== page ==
Category Archives: Tort

Phillip Buckley, ‘Barriers to Justice, Limits to Deterrence: Tort Law Theory and State Approaches to Shielding School Districts and Their Employees from Liability for Negligent Supervision’

Abstract: Despite its importance, the law of tort and negligence in the context of American public schools is poorly understood and relatively understudied. Through the lens of tort law theory, this Article examines the various legal frameworks that govern the tort of negligent supervision in four states: Arkansas, Illinois, Colorado, and Maine. In these four […]

Just pubished: Marta Santos Silva, The Draft Common Frame of Reference as a ‘Toolbox’ for Domestic Courts: A Solution to the Pure Economic Loss Problem from a Comparative Perspective

This book investigates whether national courts could and should import innovative solutions from abroad in the adjudication of complex legal disputes. Special attention is paid to the concept of ‘legally relevant damage’ and its importance in overcoming the deadlock created by the category of ‘pure economic loss’ in the Portuguese and German tort law systems. […]

O’Byrne, Philip and Fraser, ‘The Tortious Liability of Directors and Officers to Third Parties in Common Law Canada’

Abstract: The law regarding the tortious liability of corporate directors and officers to third parties remains conflicted. One line of authority, adopted in Alberta, provides that liability is rare in the context of torts committed in a corporate capacity, and it largely closes the door on liability for ordinary negligence. A competing line of authority, […]

James Lee, ‘The Judicial Individuality of Lord Sumption’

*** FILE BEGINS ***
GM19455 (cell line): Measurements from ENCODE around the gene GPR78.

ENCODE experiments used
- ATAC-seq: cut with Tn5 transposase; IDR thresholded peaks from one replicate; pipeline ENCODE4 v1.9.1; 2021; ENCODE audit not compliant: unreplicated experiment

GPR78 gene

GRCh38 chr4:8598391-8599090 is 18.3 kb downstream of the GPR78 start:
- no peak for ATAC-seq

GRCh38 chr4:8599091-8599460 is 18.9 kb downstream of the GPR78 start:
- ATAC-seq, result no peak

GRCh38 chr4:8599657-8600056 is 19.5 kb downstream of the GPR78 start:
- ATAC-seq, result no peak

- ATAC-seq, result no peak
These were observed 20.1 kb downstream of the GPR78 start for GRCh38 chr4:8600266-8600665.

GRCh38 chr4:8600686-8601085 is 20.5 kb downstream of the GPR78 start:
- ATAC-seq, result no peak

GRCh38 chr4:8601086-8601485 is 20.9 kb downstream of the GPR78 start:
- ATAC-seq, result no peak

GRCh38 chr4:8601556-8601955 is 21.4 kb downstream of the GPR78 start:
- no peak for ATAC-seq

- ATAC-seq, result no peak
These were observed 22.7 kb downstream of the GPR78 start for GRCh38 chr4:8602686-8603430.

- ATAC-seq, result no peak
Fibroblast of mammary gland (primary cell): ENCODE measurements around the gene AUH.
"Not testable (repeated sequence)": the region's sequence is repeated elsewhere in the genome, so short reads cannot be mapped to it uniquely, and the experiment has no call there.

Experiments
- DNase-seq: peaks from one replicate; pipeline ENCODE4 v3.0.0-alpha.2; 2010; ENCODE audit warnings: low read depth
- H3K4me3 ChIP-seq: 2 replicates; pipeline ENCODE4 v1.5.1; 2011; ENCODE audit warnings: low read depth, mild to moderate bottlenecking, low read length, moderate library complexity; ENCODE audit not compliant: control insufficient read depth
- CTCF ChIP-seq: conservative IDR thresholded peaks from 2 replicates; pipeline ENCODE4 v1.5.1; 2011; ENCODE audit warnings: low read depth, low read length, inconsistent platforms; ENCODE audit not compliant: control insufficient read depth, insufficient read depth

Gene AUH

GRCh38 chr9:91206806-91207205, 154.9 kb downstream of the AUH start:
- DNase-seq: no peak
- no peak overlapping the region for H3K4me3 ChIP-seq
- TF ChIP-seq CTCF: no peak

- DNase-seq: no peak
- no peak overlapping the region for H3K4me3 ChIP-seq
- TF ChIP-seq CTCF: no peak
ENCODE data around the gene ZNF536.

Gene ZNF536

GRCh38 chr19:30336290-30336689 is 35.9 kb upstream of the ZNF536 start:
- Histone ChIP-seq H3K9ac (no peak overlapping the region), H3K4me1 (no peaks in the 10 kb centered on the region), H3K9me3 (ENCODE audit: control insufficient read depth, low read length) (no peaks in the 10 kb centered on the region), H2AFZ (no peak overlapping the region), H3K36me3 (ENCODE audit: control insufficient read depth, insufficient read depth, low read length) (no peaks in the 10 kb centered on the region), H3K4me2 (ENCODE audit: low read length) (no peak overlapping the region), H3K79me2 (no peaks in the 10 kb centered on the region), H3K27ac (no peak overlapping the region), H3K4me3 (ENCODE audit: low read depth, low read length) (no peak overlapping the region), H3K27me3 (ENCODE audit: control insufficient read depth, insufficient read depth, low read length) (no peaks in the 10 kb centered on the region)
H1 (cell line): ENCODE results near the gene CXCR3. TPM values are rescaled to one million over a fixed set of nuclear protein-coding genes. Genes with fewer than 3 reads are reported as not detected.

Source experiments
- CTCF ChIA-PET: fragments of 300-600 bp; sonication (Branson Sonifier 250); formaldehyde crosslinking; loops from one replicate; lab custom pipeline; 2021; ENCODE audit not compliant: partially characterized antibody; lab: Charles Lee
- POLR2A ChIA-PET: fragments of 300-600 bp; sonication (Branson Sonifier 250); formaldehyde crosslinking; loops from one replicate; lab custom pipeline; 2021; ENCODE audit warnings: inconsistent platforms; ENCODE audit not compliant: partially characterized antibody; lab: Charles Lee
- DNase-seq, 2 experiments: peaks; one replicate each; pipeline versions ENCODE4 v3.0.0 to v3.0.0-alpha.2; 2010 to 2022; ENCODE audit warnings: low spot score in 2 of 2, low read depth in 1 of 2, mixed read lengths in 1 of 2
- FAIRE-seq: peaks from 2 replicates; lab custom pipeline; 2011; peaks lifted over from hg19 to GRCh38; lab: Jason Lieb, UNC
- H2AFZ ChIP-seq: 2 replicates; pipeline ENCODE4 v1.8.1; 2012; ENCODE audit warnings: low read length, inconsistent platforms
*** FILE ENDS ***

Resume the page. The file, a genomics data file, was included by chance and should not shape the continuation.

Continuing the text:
Abstract: This article scrutinises the role of the individual judge on the United Kingdom Supreme Court through an analysis of the jurisprudence of Lord Sumption JSC. The examination of the Court’s recent decisions demonstrates that his Lordship is a leading figure on the Supreme Court. It is argued that key cases and extra-curial speeches mark […]

Watson and Kottenhagen, ‘Patients’ Rights, Medical Error and Harmonisation of Compensation Mechanisms in Europe’

Abstract: In 1999 the Institute of Medicine reported that most medical injuries relate to unavoidable human error in a context of system failure. Patient safety improves when healthcare providers facilitate blame-free reporting and organisational learning. This is at odds with fault-based civil liability law, which discourages a more open (doctor-patient) communication on medical injuries. The […]

‘When Historic Injustice Meets Tort Law: the Case of the Srebrenica Genocide’

“In July 1995, thousands of Muslim Bosniak men were deported from the enclave Srebrenica and subsequently killed by the Bosnian Serb army under the command of Ratko Mladić. The UN had declared Srebrenica a ‘safe area’, but the Dutchbat soldiers were not able to prevent the capturing and killing of the victims by the Bosnian […]

Florian Baumann, ‘Product Liability in Markets for Vertically Differentiated Products’

Abstract: This article shows that shifting losses from consumers with heterogeneous harm levels to vertically differentiated duopolists increases product safety levels, while narrowing the degree of product differentiation. Our setup features observable (but possibly nonverifiable) product safety levels and firms subject to strict liability according to a parametric liability specification. Firms’ expected liability payments depend […]

Jessica Pollack, ‘Getting Even: Empowering Victims of Revenge Porn With a Civil Cause of Action’

Introduction: … This Note does argue, though, that because of the valid First Amendment violations present, criminalizing revenge porn is not the best method by which to seek redress against an offender, but rather, states should enact civil causes of action specifically against revenge porn. Further, this Note argues that an affirmative consent standard should […]

‘How Much is Your Injury Worth? First Tell Me Your Race and Gender’

Ronen Avraham and Kimberly Yuracko, Torts and Discrimination, Law and Economic Research Paper No E570 (2017), available at SSRN. When plaintiffs suffer actionable injury, courts in the United States attempt to repair the harm by awarding compensatory damages that put victims in the position they would have been in but for the wrongs that they […]

‘Punitive Damages in Action’

“One of the most controversial remedies in private law is that of punitive (or exemplary) damages. According to Ernest Weinrib, the remedy is ‘encased in controversy’. Punitive damages are extra-compensatory damages the aim of which is to punish the defendant for his wrongful conduct and to deter him and others from acting similarly in the […]